So many of us tie happiness to the fulfillment of "more." The concept of "more" is one of the basic characteristics of "human nature." Happiness is not a function of human nature; it should not be tied to it.
The basis of Human Nature is "not to be satisfied." Human nature is to seek pleasure, to fulfill desires, to accomplish, to better our world, to never quit, to persevere, to constantly strive for "more." whatever the aspects of human nature that we strive for, we will never be satisfied. Insatiability, and the drive to be satisfied are at the heart of human nature. You can never have enough intimacy, food, love, accomplishment, money, success, etc. The problem that we run into is that many of us feel that we would be happy "if." For such a small word, so much can hang on it. "If" is considered a condition. As an example; polls show that people in general state that they would be happy "if" they had 50% more salary. Then, after that goal was reached and they were polled again, they would be happy with 50% more again. No matter how much we have, we want "more."
To want "more", in and of itself, is not a bad thing, in fact it is a great thing. To desire "more" is what has produced all of the great inventions and discoveries of our civilization; not to mention artwork and the overall betterment of the human condition. "Human nature," unfortunately, has also created what is "bad" in this world, like Hitler, Mussolini, street gangs, wars, man's inhumanity towards man, etc.
Where we go wrong is to base happiness on the attainment of accomplishment, or the achievement of a goal, or on any level of success (however we define it.) The result of this behavior is the assurance that we will never be happy.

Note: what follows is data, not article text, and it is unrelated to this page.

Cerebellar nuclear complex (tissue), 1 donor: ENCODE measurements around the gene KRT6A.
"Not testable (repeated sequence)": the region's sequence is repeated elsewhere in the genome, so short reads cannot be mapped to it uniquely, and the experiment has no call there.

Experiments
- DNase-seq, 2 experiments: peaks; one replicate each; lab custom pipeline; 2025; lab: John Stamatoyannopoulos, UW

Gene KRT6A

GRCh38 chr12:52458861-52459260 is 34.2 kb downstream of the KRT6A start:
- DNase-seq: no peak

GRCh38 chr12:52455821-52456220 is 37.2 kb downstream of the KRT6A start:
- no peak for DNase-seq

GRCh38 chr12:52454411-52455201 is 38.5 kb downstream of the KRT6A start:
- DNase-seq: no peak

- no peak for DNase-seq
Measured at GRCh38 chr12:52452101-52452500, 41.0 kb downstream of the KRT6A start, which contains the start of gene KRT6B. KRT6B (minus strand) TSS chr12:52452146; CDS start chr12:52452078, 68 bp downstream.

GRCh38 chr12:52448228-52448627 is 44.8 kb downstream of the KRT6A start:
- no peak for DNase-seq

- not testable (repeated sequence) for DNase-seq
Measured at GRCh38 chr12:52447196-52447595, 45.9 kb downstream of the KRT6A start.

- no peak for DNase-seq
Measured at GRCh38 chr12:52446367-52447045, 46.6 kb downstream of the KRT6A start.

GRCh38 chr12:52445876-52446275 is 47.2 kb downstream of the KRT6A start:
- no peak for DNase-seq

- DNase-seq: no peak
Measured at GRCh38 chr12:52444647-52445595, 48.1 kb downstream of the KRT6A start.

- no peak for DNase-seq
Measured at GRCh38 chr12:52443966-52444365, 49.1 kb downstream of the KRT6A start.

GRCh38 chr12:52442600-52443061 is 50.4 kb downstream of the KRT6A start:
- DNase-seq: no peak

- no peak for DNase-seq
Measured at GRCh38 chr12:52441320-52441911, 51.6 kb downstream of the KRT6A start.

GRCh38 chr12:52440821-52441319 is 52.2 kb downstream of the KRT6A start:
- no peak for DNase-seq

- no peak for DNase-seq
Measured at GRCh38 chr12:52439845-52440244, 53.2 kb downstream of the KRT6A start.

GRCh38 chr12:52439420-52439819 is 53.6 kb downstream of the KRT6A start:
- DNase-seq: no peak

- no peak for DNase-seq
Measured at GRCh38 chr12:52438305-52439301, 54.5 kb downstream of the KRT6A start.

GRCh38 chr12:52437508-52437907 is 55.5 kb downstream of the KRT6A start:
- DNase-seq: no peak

If you have read my postings, then you know my basic philosophy of happiness; “Happiness is a decision.” Actually, happiness is a decision to be grateful for what we have, no matter how much, no matter how little. Happiness can be had by rich and poor alike. If you practice this philosophy "happiness is a decision to be grateful," you can be happy most every day of your life, while still striving for “more.”
Basing happiness on any aspect of human nature is a recipe for disaster; you assure yourself of never being able to attain happiness no matter how much you have or how much more you get.
To better understand how "happiness" and "Human Nature" can exist side by side I have created this following quote: “Human nature is what drives us, happiness is what sustains us." Think of two perpendicular lines, one pointing up and the other pointing sideways. The one pointing up represents human nature, a constant up-hill battle to achieve. The one pointing sideways represents happiness; we have the ability to maximize happiness no matter where we are on the vertical line, by the simple process of choosing and the power of gratitude. On the other hand we also have the ability to choose misery and sadness.
There are those who state that the world has so much pain and hardship, wars and evil, and that knowing this, "how can we be happy?" At the end of the day, it comes down to individual choice as to what we do with this knowledge. The vertical line that represents achievement can also represent the desire to change the world around us.
My constant companion is Reinhold Niebuhr’s Serenity Pledge: “God grant me the Serenity to accept the things I cannot change; Courage to change the things I can; and the Wisdom to know the difference.” If we can apply this to everything we do, the ability to choose happiness becomes a lot easier.
The one thing to remember from this is that the "choice is yours!"
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